I’ve always felt that any topic, no matter how extreme, should be fair game in comedy as long as the subject matter is handled in the right way. It was this which drew me towards the recent Viceland TV series Hate Thy Neighbour. The show is spread over 5 episodes in which stand-up Jamali Maddix meets a different group of extremists, ranging from the Black Israelites to the National Socialist Movement in America.
Racism and religious bigotry are difficult subjects to tackle and even more so to get a laugh out of, but Maddix manages it by splicing in clips of his stand-up show discussing his various dalliances with the extremist groups – starting with the Jewish far-right Lehava group in Israel.
The Lehava group is run by public hate figure Ben-Zion Gopstein, a man who is anti-assimilation (doesn’t believe in race mixing) and who Maddix finds himself attending the Gay Pride march in Jerusalem, only 12 months after a teenager was tragically murdered by an extremist at the event in a homophobic motivated attack. So not exactly easy subject matter! But Maddix manages to use it to great comic effect, poking fun more at the absurdity of the extremists beliefs rather than the situation in which he finds himself in.
Throughout the series, Maddix finds himself in similar situation, also encountering extremist Nationalist groups in Ukraine, The Nationalist Social Movement in America (they prefer this term to Neo-Nazis, but have no problem burning Swastikas, calling for another Jewish Holocaust or calling their dogs ‘Adolf’!) and The Black Israelite group in America. Closer to home, he spends sometime with the Leamington Spa division of the English Defence league.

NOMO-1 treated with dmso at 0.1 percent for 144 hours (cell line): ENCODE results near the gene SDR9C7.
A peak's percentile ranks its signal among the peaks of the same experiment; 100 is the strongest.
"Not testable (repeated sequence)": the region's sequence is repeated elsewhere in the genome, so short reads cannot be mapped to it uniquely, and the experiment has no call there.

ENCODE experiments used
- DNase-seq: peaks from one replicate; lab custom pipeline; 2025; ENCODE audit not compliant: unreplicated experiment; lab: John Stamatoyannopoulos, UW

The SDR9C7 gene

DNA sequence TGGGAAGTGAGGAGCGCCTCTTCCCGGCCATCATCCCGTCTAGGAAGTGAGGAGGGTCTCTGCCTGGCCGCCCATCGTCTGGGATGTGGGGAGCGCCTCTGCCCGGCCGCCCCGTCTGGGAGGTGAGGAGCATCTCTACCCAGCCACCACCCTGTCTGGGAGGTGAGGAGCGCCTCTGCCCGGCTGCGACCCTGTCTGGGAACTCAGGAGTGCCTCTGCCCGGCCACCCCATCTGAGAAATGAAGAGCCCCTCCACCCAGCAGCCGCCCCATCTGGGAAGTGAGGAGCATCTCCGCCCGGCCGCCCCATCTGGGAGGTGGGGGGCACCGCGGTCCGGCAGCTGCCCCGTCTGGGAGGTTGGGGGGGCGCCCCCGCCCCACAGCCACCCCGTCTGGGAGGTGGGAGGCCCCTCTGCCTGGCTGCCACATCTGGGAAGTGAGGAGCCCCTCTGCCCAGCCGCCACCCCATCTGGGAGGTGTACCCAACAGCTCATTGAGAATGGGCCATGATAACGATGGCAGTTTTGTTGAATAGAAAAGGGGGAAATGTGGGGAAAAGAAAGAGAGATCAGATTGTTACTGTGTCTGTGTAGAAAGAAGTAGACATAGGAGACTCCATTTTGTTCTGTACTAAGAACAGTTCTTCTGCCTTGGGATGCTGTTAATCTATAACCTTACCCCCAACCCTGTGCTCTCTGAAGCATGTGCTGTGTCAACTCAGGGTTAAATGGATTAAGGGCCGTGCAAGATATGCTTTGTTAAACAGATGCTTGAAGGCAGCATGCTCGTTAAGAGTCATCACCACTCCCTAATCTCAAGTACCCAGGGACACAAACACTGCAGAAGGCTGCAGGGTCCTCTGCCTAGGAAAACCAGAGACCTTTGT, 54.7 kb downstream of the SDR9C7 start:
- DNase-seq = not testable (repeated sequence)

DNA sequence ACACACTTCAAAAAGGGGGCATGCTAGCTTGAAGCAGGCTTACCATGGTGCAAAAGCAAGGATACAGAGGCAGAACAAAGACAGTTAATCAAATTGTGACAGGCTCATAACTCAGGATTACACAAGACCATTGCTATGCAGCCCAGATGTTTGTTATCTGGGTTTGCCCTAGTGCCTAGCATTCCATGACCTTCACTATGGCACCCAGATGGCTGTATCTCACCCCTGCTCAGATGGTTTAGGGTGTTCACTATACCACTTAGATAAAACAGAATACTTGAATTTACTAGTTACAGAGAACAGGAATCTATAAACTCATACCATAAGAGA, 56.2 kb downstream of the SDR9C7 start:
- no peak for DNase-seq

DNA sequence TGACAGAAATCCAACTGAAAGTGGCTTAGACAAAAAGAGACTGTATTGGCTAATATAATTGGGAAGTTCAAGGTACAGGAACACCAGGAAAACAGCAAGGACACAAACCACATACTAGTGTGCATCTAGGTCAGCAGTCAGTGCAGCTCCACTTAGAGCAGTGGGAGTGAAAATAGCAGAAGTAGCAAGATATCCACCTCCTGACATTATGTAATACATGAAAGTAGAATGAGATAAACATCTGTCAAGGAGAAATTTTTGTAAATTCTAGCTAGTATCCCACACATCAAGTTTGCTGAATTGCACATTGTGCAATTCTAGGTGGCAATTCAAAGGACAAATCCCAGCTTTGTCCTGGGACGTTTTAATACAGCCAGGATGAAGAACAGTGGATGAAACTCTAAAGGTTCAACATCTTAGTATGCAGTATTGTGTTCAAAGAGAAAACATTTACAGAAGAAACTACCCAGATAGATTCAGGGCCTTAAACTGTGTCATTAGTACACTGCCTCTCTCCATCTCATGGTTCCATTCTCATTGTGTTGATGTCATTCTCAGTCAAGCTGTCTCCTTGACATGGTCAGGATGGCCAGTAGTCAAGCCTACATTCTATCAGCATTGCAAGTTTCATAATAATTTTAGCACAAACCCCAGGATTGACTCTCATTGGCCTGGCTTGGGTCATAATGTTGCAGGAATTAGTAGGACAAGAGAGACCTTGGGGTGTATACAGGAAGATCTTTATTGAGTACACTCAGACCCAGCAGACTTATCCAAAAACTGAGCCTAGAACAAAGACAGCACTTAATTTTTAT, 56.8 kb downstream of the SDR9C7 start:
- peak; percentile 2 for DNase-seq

Although claiming not to be a journalist, he has a great knack of putting people at ease and allowing them to talk openly without judgement, partly due to him playing dumb on the subject and allowing them to ‘educate him’. He questions their views when needed, but without conflict. Well until ‘Tommy’ from the EDL takes umbrage with him questioning some of the derogatory words he chooses to use and decides he’d rather punch his head in than have a debate.
With great comedy timing (although with no sense of irony), we hear National Socialist Commander Jeff Schoep addressing a crowd and saying ‘If you come to this country you will speak English! Seig Heil!’. This is almost as comical as his group’s attempt to burn a giant Swastika in a field. Couldn’t organise a Putsch in a Beer hall this lot.
Overall, the episodes are well paced. The cut-aways to Maddix’s stand-up show break up the episode nicely, displaying his talent for storytelling and allowing for an honest critique of the groups he has encountered with a comical twist.
The show is currently still available on Sky catch up or shown on the new Viceland channel (Sky TV 153). Jamali Maddix will also be launching his European tour from 4th January, details of which can be found on his website www.jamalimaddix.com.